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Nelson Mandela went to a one-room schoolhouse. So do many South African students today.
Earlier this year, seven schools in the Eastern Cape’s Oliver R. Tambo district filed a lawsuit against the national, provincial and local governments, claiming that they had failed to provide proper educational infrastructure. Six of the schools involved in the lawsuit have mud-walled classrooms, and one has walls made of cinderblocks. All face shortages of clean water, desks and chairs.
A parent of three children at one of the schools said that students in Grade R (South Africa's equivalent of kindergarten) don't even have a classroom as a result of damage to the school caused by storms.
Instead, classes are held in a community member's borrowed home — when it is convenient, said Mbhopeni Sikiti in an affidavit to the Eastern Cape High Court.
“When owners need the room or rondavel they have provided to the school for other purposes, for example to store crops after harvest or when a family member returns home to visit, the principal is forced to seek alternative arrangements,” he wrote. “At the time of signing this affidavit, the Grade R learners are accommodated in a person’s ‘flat’ made of mud bricks approximately one kilometer from the school."
The South African constitution states “Everyone has the right to a basic education,” and this guarantee has formed the basis of the schools' legal action. Education is highly unequal across the country, with schools in cities tending to offer a better education compared to those in rural areas that have far fewer resources.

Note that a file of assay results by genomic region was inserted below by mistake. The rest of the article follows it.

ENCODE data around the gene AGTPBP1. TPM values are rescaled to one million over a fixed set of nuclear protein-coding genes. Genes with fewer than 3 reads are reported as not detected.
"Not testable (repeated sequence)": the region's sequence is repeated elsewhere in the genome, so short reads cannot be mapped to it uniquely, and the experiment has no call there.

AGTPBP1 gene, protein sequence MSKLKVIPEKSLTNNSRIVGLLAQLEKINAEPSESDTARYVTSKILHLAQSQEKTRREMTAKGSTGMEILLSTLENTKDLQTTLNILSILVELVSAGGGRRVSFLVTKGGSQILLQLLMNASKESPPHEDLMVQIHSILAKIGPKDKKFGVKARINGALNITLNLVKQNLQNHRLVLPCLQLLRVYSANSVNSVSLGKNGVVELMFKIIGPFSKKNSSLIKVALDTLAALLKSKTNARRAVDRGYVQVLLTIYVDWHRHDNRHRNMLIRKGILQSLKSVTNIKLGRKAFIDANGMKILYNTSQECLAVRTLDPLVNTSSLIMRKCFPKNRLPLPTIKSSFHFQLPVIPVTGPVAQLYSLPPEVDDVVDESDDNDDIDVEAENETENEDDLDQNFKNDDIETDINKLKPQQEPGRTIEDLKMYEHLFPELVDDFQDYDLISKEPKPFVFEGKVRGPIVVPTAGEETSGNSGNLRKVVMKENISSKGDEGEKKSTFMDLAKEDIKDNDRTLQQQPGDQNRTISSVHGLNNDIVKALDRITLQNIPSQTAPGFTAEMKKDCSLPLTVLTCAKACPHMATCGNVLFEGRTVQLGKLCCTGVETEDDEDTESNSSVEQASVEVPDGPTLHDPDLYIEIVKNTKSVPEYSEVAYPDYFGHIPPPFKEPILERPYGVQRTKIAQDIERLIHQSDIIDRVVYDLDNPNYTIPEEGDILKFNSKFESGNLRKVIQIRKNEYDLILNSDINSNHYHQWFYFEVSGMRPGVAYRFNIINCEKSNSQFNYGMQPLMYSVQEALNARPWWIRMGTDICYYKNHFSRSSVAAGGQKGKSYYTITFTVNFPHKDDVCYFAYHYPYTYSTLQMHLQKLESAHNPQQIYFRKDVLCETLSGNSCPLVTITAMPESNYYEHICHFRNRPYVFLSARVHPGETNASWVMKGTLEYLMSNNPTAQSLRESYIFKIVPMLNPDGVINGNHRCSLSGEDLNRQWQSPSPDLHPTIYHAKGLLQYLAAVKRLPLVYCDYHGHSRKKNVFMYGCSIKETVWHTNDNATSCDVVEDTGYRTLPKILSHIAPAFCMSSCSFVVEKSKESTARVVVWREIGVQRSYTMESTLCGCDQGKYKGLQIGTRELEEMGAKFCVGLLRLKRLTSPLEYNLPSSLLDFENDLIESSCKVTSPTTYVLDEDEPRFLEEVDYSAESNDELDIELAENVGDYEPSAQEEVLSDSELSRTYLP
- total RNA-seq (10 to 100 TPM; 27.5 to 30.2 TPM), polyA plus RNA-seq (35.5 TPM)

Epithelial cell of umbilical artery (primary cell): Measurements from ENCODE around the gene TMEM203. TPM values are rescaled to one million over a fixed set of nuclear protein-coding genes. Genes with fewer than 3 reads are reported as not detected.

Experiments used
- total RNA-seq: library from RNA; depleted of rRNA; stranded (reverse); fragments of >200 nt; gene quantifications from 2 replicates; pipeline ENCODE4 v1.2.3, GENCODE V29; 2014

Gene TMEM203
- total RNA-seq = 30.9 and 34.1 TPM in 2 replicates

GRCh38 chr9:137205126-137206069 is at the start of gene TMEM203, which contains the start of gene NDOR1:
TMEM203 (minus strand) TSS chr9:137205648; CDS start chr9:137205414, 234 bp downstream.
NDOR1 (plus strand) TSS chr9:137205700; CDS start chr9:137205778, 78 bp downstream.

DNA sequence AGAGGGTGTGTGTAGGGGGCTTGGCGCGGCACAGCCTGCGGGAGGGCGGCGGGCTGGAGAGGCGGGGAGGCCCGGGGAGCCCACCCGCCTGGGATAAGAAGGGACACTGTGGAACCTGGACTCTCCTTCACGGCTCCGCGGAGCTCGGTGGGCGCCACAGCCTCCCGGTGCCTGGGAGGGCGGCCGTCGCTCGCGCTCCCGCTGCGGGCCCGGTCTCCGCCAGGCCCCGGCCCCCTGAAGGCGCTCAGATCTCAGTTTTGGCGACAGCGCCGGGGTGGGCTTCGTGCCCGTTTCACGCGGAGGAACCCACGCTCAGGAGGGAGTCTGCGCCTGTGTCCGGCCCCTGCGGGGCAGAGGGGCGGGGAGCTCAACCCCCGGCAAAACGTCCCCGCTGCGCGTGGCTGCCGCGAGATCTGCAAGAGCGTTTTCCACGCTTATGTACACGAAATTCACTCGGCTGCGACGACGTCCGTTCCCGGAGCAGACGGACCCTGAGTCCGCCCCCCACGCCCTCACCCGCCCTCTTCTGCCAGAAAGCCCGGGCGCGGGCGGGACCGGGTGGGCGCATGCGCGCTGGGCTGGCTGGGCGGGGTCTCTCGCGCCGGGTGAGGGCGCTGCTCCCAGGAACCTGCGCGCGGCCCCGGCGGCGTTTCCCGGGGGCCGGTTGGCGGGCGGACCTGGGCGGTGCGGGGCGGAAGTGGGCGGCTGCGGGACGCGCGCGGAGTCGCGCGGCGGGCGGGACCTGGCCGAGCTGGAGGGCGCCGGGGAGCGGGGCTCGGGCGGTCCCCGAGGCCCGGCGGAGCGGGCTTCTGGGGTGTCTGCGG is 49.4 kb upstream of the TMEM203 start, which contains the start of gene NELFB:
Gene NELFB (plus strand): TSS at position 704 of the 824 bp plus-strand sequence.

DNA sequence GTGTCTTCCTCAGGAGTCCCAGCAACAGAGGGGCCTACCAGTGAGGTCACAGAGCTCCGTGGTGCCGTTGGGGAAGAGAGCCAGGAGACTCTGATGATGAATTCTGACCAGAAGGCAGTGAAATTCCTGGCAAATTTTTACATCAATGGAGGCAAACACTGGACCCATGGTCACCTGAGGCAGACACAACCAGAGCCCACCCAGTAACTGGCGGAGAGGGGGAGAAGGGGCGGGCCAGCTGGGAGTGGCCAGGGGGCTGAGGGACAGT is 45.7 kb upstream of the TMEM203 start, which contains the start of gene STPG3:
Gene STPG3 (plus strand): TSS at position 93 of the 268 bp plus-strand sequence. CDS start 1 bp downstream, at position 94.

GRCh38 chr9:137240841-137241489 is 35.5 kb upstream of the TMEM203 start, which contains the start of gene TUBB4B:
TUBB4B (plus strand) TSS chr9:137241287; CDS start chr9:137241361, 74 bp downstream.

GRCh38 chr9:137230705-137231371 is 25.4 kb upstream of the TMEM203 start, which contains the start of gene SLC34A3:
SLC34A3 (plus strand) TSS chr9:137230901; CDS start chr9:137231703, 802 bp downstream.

Modidima Mannya, the Eastern Cape education department’s superintendent general, blamed the “poor school infrastructure” inherited from the former “homelands” — a system of tribally-segregated puppet states for black South Africans set up by the apartheid government. After the end of apartheid, the Eastern Cape region had one of the most unequal education systems in the country.
“Sixteen years is nothing due to the insufficient budget allocation yearly,” Mannya said.
However, the department recently said it would step up its efforts to improve the infrastructure of impoverished schools, and unveiled a plan to close 100 mud-walled schools a year. The cost of rebuilding all the mud schools in the Eastern Cape is estimated to be at least $590 million. Construction of new schools is expected to begin in April, with students temporarily being moved into host schools.
“We’ve let the problem fester for too long,” said Wilmot James, the shadow national education minister for the opposition Democratic Alliance party, in a critical report after touring some of the country’s poorest schools. “The fact is, South Africa's children deserve better.”